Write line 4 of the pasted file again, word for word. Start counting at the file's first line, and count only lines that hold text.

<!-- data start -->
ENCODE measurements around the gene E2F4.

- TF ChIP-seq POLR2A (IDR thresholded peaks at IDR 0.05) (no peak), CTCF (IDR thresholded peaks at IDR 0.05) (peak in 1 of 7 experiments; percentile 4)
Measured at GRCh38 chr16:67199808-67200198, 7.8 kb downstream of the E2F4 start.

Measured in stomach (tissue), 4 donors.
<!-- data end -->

Measured in stomach (tissue), 4 donors.